South Africa reports January retail sales Wednesday. Sales are expected to fall -2.2% y/y vs. -1.3% in December.  The economy remains weak while unemployment stands at a record 32.5%.  Meanwhile, CPI rose3.2% y/y in January and remains near the bottom of the 3-6% target range. As such, we simply cannot believe the central bank’s model showing two rate hikes this year.  Next SARB policy meeting is March 25.  While it may be too soon to get a dovish surprise, perhaps the bank can start preparing markets for a possible cut.

Turkey central bank meets Thursday and is expected to hike rates 100 bp to 18.0%.  Unlike previous decisions with a wide disparity of views, analysts are universally looking for 100 bp (though one sees steady rates).  CPI rose 15.61% y/y in February, higher than expected and the highest since July 2019.  With real rates falling since the last hike in December, the bank should deliver a larger than expected hike to reinforce market confidence and so we see slight chances for a hawkish surprise.


China reports January and February IP and retail sales Monday.  January and February were combined to avoid y/y distortions from the timing of the Lunar New Year.  However, IP is still expected to surge 32.2% y/y and sales are expected to jump 32.0% y/y.  Low base effects from the pandemic are still quite flattering but there’s no denying that the recovery remains strong. The 2021 growth target of “above 6%” will easily be met but gives policymakers leeway to pare back on its credit-driven recovery.  PBOC sets its 1-year MLF rate sometime this week and is likely to keep it steady at 2.95%.

Indonesia reports February trade data Monday.  Exports are expected to rise 7.87% y/y vs. 12.24%  in January, while imports  are expected to rise 12.05% y/y vs. -6.49%  in January.  Bank Indonesia meets Thursday and is expected to keep rates steady at 3.5%.  CPI rose 1.38% y/y in February, near the cycle low of 1.32% from August and well below the 2.5-4.5% target range.  With the still struggling, we think another rate cut is possible this year but much will depend in the external backdrop and the rupiah.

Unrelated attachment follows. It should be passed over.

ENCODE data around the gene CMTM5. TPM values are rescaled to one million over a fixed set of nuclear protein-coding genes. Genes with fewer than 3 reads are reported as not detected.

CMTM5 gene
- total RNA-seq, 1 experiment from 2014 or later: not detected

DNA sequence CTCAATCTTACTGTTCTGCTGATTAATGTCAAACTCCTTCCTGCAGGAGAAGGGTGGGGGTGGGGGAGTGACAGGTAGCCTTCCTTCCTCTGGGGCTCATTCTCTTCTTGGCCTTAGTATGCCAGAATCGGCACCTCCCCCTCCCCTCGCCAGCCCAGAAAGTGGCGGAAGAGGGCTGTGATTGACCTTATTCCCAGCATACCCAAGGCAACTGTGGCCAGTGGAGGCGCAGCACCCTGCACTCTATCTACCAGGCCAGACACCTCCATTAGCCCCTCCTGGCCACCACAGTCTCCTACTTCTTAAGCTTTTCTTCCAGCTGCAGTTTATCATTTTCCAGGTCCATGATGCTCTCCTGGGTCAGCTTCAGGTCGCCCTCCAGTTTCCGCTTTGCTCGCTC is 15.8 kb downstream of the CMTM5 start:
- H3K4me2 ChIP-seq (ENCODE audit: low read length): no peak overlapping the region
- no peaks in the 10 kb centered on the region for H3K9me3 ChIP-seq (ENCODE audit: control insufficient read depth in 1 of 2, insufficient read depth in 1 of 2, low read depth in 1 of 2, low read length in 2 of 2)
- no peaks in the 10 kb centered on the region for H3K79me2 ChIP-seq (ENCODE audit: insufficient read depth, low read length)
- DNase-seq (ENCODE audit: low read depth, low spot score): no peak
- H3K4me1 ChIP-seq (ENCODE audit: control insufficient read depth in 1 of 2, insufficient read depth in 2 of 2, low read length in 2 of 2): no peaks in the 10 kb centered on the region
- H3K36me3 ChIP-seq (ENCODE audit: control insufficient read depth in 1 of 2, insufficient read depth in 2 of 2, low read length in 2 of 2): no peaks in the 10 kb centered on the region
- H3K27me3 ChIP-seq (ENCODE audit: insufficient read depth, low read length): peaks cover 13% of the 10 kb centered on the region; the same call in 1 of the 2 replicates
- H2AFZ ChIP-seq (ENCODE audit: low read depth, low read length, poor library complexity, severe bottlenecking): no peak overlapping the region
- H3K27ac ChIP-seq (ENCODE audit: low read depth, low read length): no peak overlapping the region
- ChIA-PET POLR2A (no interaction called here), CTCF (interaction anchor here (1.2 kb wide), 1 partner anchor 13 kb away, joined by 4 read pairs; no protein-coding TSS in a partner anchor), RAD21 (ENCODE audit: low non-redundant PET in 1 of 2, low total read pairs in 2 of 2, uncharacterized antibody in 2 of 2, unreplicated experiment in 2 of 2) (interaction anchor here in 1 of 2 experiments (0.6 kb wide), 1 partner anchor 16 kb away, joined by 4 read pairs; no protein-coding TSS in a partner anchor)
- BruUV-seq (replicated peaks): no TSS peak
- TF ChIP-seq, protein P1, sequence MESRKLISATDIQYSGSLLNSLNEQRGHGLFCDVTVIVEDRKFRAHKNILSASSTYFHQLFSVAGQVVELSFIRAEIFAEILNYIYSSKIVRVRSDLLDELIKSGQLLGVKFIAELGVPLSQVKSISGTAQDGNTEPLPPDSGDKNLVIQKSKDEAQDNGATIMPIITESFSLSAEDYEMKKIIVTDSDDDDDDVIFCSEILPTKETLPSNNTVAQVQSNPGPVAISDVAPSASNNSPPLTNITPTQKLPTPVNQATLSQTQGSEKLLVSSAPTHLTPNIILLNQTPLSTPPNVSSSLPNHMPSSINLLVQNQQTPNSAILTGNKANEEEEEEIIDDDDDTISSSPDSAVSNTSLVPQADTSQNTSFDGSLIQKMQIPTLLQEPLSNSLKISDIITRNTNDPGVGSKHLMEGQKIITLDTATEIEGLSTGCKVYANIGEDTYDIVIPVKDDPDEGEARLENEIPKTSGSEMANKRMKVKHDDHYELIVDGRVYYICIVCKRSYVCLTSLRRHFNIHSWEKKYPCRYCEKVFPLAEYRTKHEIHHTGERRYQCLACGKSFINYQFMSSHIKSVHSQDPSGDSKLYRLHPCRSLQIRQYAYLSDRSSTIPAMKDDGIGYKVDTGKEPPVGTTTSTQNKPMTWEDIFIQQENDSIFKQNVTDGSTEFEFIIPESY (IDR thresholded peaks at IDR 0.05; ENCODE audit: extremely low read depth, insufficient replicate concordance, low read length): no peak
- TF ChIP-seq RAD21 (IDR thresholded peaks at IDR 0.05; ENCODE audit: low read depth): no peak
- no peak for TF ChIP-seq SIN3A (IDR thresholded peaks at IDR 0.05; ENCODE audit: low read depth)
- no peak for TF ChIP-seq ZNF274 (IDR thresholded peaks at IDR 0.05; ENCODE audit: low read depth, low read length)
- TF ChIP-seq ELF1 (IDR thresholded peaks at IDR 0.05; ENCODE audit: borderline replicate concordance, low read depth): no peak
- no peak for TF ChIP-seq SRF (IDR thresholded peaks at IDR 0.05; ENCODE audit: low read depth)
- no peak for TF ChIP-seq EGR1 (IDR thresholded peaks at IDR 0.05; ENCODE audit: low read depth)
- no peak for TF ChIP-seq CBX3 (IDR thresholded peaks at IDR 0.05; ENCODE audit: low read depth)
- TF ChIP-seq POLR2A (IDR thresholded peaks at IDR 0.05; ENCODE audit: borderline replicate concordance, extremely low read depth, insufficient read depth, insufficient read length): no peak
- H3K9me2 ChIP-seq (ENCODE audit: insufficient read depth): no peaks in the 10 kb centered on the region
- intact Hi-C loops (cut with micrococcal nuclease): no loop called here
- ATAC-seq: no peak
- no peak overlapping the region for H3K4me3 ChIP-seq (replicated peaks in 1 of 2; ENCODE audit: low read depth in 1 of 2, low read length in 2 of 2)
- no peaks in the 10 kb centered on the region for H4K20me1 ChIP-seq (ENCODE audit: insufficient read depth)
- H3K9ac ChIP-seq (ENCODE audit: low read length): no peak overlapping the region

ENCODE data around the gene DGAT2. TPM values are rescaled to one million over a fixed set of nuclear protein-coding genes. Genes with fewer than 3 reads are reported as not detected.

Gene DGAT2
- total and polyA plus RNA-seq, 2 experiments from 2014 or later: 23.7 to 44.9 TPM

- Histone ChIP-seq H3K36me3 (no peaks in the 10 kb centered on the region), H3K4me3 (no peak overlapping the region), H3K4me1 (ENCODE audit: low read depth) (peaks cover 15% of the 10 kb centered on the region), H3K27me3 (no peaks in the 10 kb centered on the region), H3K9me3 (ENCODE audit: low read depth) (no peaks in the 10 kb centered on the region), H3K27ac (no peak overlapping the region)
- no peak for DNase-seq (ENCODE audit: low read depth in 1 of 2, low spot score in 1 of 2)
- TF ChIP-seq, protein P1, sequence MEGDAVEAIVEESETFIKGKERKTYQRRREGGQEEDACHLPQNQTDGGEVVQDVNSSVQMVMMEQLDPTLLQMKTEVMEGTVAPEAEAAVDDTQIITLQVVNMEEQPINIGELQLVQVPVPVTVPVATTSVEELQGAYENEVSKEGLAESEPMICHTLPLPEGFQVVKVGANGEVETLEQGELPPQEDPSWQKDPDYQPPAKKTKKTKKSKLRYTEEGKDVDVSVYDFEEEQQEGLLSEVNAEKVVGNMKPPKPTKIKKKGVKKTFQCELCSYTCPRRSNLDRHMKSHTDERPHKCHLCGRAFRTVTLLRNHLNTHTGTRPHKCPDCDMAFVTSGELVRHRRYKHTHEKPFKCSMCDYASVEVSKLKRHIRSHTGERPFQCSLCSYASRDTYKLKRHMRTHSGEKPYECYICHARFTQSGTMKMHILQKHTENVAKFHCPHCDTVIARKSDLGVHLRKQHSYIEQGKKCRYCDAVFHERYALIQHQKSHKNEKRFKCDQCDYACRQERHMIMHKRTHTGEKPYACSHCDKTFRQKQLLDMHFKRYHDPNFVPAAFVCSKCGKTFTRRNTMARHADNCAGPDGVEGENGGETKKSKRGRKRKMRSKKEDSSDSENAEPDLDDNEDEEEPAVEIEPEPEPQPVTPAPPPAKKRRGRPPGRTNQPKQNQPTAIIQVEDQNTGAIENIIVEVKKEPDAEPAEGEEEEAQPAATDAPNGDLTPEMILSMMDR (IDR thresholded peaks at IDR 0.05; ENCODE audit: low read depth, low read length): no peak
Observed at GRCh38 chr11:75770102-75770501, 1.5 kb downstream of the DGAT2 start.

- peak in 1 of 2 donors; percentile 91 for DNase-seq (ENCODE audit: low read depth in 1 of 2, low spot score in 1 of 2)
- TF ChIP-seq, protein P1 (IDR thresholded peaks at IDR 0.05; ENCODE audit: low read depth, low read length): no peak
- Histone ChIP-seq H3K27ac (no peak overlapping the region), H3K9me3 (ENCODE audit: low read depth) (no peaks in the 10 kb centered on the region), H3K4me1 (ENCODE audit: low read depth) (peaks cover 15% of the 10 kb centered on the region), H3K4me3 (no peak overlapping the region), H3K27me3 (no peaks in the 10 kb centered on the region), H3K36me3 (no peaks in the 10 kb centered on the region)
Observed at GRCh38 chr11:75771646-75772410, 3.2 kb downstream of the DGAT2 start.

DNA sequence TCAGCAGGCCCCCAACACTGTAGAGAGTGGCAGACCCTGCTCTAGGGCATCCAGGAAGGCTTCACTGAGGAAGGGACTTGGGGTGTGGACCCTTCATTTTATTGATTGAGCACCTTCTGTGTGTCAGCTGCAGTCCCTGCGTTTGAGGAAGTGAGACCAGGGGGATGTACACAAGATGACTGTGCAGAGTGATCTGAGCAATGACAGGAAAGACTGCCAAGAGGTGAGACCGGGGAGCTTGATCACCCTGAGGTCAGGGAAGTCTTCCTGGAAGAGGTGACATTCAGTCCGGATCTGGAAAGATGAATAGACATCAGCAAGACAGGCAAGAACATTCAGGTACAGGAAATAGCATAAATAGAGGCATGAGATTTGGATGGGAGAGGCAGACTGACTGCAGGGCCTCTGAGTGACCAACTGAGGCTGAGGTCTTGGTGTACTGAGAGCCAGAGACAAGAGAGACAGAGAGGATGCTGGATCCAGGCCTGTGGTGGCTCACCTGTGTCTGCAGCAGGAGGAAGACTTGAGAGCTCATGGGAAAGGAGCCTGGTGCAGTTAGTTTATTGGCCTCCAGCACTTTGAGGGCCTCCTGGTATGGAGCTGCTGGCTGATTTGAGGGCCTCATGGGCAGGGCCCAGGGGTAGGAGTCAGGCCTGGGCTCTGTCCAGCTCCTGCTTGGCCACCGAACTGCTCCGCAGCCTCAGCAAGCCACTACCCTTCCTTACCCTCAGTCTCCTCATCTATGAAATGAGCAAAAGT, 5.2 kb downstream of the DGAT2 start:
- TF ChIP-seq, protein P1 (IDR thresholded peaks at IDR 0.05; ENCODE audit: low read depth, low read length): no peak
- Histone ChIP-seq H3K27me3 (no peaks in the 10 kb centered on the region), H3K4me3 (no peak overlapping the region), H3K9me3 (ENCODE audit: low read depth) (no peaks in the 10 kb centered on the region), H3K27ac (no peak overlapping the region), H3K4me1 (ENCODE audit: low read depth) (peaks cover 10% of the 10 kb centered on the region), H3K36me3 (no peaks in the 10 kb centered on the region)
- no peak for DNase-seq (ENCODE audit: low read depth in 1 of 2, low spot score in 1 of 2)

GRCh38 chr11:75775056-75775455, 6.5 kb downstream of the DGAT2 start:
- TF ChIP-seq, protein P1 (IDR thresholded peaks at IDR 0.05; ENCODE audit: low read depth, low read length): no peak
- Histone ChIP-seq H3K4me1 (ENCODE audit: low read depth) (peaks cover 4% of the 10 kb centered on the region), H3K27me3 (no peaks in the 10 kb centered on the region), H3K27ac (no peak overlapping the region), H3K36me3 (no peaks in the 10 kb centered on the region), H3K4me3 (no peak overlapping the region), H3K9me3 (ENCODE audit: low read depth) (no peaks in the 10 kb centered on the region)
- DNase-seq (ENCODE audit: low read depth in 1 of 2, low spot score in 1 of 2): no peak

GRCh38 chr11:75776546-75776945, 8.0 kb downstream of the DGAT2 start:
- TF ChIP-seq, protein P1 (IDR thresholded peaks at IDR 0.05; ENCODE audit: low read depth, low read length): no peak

Singapore reports February trade Wednesday.  NODX are expected to rise 6.3% y/y vs. 12.8% in January.  The recovery continues and so we expect the MAS to keep policy steady at its semiannual meeting in April.  If further stimulus is needed, we expect it will come from the fiscal side.  CPI rose 0.2% y/y in January, the highest since February 2020.  While the MAS does not have an explicit inflation target, low price pressures should allow it to keep policy at its current accommodative settings through 2021.

Taiwan central bank meets Thursday and is expected to keep rates steady at 1.125%.  CPI rose 1.37% y/y in February, the highest since January 2020 but distorted somewhat by the timing of the Lunar New Year holiday.  While the central bank does not have an explicit inflation target, relatively low price pressures should allow it to keep policy steady through 2021.  The strong TWD is helping to dampen inflation but the central bank continues to intervene to slow the appreciation.  Taiwan’s exports remain robust, which Governor Yang said was due to strong demand for semiconductors rather than any perceived unfair advantage from its currency intervention.